The two-time former Lok Sabha MP from Chandni Chowk added that although there was ample open space in the haveli, they resisted the temptation to build additional rooms. “I brought carpenters from the Red Fort. There were 1,000 trucks of malba (debris) that had to be cleared. I visited Jodhpur, Jaipur, Aligarh, Moradabad, Ferozabad to take ideas from havelis there, and to shop for glass material, iron material and many other things that were not available in the markets of Delhi,” Goel recounted.
He said the location of the haveli prompted them to select it for restoration. The haveli is on a 100 foot road, two minutes from Jama Masjid police station. There are more havelis on that lane. There is so much that can be shown to foreign tourists, he said.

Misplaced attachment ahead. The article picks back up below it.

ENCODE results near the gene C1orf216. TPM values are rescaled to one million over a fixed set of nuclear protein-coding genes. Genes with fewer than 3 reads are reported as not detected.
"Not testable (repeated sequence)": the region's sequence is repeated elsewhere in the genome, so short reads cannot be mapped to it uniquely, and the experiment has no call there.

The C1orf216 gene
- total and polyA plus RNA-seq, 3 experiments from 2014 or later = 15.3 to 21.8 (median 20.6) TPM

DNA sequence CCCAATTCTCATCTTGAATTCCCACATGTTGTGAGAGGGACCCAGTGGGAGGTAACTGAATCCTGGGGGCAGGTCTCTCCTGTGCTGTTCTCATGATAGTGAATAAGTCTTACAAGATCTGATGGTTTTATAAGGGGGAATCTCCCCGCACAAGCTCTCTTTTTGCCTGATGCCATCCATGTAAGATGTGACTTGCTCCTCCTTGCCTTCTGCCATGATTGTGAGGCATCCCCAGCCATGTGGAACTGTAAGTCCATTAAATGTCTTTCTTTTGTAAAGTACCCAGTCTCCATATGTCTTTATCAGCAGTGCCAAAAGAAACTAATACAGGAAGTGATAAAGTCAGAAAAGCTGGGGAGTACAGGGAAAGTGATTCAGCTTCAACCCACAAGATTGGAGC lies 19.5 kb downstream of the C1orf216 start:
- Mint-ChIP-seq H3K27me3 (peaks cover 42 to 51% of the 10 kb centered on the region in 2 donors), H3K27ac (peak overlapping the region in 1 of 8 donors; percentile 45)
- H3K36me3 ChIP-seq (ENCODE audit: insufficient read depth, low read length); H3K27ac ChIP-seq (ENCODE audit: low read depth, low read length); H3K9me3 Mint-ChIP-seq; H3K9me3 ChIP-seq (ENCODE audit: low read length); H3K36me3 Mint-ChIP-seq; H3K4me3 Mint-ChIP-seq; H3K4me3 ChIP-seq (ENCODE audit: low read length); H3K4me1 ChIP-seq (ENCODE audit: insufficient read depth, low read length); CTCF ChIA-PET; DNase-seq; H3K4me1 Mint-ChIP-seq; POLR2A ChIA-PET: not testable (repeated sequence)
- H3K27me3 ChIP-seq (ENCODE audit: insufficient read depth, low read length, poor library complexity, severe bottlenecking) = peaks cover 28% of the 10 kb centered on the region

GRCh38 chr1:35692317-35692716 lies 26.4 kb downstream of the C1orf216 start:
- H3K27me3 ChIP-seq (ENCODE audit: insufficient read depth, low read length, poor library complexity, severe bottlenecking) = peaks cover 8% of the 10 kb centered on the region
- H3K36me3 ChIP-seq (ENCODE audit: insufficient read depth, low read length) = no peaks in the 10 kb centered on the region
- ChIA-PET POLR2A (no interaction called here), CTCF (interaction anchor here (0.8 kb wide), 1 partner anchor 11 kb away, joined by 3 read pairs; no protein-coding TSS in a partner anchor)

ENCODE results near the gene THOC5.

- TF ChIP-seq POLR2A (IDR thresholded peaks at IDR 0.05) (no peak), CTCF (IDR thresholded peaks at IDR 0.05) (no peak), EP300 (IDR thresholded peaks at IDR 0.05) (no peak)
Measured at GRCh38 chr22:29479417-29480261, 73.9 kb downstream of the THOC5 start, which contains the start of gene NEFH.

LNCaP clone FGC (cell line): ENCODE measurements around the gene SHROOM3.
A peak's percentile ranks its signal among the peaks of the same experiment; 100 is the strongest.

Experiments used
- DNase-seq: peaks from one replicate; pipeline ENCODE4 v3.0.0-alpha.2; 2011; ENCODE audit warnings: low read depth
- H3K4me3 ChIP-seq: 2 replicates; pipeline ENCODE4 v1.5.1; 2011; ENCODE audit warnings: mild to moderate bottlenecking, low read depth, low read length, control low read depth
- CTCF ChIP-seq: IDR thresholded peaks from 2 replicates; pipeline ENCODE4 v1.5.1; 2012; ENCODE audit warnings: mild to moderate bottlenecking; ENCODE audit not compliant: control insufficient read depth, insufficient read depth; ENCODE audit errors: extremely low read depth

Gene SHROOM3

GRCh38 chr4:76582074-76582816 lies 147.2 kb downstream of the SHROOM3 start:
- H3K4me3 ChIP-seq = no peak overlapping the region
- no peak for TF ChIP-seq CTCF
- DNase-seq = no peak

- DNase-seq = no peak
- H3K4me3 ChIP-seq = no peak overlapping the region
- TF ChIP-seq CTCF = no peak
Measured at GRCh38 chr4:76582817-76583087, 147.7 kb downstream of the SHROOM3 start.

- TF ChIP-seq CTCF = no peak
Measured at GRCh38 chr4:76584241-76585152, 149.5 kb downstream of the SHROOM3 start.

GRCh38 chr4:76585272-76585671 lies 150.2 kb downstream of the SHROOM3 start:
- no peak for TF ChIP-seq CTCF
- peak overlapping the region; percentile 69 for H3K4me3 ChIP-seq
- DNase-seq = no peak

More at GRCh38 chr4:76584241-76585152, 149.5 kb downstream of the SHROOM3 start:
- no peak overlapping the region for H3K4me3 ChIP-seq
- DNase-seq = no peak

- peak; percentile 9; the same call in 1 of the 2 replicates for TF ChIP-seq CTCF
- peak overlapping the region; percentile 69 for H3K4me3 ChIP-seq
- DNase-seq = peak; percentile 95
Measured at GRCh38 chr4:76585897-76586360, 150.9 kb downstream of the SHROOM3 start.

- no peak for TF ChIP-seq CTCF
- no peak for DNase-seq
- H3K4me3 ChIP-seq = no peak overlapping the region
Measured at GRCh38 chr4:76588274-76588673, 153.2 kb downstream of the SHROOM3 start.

“Heritage ko bachane ke liye dil chahiye hota hai (you need heart to conserve heritage),” exclaimed Goel, adding he was drawn to the haveli and that its chajjas (roofs), pillars, balconies, everything fascinated him.
This is the first haveli in a hundred years that has been restored. The government wants these havelis to be protected. But ironically, it is yet to develop the mechanism to do so. The government has notified that the havelis cannot be altered, and that no construction altering the original structure is to be done without bringing it to the notice of the government and seeking its approval. But Goel contradicts, “The government has no right to declare the havelis a protected site when it is not supporting the endeavour to restore them. If the members of a family increase, more number of rooms will be required. What option do people have other than building additional rooms?”